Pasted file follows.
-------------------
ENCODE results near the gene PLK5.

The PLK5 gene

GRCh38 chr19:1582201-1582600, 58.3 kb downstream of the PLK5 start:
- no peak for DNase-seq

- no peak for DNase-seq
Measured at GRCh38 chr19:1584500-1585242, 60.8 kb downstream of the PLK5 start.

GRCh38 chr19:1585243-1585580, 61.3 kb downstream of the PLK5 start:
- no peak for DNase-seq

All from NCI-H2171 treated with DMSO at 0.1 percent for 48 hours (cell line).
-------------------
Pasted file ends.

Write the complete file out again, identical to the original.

ENCODE results near the gene PLK5.

The PLK5 gene

GRCh38 chr19:1582201-1582600, 58.3 kb downstream of the PLK5 start:
- no peak for DNase-seq

- no peak for DNase-seq
Measured at GRCh38 chr19:1584500-1585242, 60.8 kb downstream of the PLK5 start.

GRCh38 chr19:1585243-1585580, 61.3 kb downstream of the PLK5 start:
- no peak for DNase-seq

All from NCI-H2171 treated with DMSO at 0.1 percent for 48 hours (cell line).